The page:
Lessons, curriculum, classrooms, and co-workers: the external work of teaching
The inner work matters, but only if we do the inner work while pouring sweat and diligence into the stuff we’re paid for: teaching, planning, etc.
- First, let’s start with These 5 Things, All Year Long: An Overview of The Non-Freaked Out Framework for Literacy Instruction. (Free ebook)
- We need to appreciate that there is strong evidence for the lasting power of single lessons; I share one study in One Simple Lesson, a Scientific Study and Life-Changing Results.
- Not everything has lasting impact — including insanely time-consuming grading practices. Does grading take up a majority of your non-instructional time? That may be an unnecessary problem, as I (with the help of Kelly Gallagher) discuss in How Long Do You Spend Grading Articles of the Week?
- Feeling pressure to entertain your kids? Down with edutainment; you were hired for Education, Not Entertainment.
- Want to know if your students are reading or writing enough? Start by Giv[ing] Me a Number.
- School of Ed classes don’t tend to teach you how to develop strong, productivity-enhancing (versus gossip-filled, productivity-draining) relationships with other adults. Here are 14 Tips Toward Better Relationships with Administrators, Parents, & Support Staff, 9 Principles for Working Better with Fellow Educators, and Working Better with Parents.
- Relationships, Awesomeness, Consistency, Academics, and Character: My keys to good work in the classroom as told through 15 Practical Tips for Promoting Long-Term Student Flourishing.
What stands in our way?
Once we clarify what schools are for and then agree on what methods best achieve those purposes
- Obviously, there’s the problematic situation that arises When Your State Reduces Your Profession to a Test Score.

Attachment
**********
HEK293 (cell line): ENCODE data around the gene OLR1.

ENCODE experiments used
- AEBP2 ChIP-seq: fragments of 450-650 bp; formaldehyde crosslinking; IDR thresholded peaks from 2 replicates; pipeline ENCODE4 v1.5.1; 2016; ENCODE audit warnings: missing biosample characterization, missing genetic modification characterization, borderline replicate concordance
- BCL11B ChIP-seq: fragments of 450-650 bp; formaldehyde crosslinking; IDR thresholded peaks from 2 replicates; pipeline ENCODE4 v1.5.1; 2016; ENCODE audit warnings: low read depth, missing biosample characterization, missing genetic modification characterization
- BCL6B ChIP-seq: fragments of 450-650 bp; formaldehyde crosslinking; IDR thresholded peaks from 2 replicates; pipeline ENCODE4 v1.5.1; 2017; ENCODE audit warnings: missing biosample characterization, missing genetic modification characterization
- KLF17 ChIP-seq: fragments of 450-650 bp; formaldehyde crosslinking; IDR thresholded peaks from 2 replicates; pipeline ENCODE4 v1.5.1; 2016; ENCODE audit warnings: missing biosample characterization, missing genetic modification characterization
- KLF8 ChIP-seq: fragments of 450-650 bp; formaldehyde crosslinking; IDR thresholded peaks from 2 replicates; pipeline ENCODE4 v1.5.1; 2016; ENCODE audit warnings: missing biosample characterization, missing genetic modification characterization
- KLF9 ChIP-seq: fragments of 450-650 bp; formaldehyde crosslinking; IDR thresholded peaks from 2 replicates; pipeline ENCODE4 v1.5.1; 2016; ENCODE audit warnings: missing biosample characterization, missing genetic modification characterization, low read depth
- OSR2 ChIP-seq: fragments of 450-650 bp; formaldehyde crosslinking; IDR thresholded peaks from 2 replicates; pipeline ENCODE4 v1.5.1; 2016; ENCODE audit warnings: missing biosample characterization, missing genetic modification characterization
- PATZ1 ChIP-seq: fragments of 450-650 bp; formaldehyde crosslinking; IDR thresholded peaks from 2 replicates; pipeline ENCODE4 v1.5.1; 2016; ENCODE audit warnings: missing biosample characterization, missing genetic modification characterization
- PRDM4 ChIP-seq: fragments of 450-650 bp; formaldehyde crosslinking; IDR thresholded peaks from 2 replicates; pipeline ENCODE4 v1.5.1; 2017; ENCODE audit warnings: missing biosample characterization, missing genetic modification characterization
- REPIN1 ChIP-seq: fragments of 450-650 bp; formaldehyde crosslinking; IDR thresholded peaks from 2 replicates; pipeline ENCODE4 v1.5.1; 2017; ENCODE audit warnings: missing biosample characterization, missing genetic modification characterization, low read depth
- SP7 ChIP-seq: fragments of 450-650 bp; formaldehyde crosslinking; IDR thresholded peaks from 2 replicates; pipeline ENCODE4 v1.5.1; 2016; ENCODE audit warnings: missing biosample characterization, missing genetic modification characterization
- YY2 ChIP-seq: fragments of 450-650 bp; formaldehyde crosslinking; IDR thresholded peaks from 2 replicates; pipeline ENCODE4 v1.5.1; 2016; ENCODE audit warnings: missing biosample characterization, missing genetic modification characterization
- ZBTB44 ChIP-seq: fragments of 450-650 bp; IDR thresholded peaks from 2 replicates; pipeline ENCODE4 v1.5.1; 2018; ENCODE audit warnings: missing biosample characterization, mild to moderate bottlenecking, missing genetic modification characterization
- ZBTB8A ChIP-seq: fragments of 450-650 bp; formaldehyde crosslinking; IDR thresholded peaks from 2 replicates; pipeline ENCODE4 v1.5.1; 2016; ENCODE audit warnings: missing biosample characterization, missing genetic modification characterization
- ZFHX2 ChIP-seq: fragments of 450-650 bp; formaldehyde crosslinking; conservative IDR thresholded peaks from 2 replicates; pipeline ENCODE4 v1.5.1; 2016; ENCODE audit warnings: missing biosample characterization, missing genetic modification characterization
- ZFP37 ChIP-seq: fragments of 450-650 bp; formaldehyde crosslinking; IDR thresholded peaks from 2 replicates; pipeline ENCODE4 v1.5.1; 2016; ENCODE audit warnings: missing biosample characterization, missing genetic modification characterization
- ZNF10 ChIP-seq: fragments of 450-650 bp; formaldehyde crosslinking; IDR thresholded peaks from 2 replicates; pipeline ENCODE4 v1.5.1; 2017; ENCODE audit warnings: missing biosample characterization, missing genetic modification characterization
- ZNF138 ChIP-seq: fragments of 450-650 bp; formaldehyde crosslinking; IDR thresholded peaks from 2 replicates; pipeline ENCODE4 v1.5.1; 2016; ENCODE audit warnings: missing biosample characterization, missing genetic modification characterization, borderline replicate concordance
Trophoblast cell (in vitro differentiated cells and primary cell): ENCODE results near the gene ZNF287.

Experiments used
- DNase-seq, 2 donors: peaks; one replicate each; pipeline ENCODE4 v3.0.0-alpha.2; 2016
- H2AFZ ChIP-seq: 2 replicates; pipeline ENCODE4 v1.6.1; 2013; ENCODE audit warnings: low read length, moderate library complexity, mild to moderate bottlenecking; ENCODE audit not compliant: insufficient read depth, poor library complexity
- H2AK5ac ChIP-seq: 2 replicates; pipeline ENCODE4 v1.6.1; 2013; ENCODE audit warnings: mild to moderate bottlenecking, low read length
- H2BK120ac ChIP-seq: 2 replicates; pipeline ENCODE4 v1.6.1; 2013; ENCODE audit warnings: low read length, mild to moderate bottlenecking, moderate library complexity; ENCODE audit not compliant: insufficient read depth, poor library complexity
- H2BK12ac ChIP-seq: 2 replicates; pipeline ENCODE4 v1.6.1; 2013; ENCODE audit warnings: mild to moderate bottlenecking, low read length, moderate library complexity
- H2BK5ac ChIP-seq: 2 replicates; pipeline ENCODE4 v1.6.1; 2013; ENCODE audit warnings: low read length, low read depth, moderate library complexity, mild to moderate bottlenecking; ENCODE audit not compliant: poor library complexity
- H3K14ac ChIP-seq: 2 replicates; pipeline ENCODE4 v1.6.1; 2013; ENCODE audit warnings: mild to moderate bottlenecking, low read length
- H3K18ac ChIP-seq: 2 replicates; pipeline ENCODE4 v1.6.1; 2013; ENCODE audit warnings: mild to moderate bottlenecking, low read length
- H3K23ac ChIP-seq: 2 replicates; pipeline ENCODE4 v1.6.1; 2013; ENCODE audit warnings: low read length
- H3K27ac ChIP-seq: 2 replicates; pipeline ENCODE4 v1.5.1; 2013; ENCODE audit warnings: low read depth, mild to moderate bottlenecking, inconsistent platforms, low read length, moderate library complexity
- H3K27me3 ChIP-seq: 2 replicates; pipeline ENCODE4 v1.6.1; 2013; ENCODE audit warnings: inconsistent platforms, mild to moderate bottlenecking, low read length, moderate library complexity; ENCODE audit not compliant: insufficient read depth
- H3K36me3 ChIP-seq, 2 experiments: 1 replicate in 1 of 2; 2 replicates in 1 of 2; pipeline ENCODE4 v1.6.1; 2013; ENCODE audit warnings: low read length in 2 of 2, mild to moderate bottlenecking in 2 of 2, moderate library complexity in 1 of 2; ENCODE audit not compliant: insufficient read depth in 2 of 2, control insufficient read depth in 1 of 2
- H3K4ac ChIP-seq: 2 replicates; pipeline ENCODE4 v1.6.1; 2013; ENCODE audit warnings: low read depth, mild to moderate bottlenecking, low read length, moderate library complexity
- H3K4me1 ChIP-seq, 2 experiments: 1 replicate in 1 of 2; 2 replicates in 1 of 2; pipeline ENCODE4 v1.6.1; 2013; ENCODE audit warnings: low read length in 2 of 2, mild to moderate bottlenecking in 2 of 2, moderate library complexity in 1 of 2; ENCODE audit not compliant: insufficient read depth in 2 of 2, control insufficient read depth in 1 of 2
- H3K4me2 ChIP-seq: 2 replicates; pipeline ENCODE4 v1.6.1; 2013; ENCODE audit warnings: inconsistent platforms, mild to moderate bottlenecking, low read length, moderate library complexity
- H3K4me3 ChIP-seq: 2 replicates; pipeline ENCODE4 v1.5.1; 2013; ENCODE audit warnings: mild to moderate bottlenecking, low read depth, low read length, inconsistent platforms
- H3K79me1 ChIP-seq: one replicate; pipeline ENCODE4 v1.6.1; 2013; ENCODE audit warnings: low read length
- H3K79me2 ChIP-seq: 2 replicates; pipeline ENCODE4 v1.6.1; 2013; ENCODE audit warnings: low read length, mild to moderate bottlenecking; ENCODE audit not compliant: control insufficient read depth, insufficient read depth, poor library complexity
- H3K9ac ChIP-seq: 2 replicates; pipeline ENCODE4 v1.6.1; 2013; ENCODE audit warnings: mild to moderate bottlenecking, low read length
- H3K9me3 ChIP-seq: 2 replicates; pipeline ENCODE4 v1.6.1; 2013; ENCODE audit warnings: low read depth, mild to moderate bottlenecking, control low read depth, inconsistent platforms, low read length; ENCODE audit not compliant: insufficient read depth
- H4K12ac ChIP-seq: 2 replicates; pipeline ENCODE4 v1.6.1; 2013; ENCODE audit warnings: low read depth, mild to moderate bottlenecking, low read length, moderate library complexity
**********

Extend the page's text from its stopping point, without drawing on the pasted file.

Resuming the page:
- In a high-stakes era of complex teacher evaluation systems, it’s dangerously simple to live by an Outer Scorecard. Learn why that’s problematic and how to avoid it in The Dangers of Externalism.
- Schools that produce great results in student achievement are always schools that are clear about their purpose. Clarity of purpose doesn’t magically make things happen, but it’s a prerequisite for success; read more here: The #1 Problem with New Years Life-Changey Stuff: Clarity of Purpose.
- Our students live in the most distracting world ever. It is hard Teaching Success in a Noisy World. It is also hard Dealing with Teacher Information Overload.
- It’s both disheartening and heartening to know that we know a lot about What Does, and Does Not, Work in School Improvement. The trick is, from the top level of administration on down to the teachers, parents, and students, we need to act on what we know.
- Teachers are masochistically proud of the ten clubs they sponsor, etc. Unfortunately, many of us don’t get picky about the things they say “Yes” to; here’s how to Make Better Choices with Warren Buffett’s 25-5 List Technique.
- In the shortest survey ever, I ask new subscribers of this blog to tell me what frustrates them. What I found out is that 3,500 Teachers Can’t Be Wrong: We Need Permission to Focus.
- We are constantly on the lookout for silver bullets; solutions or programs or people who will make the good metrics go up and the bad metrics go down. Unfortunately, There Are No Silver Bullets, but There Are Swords.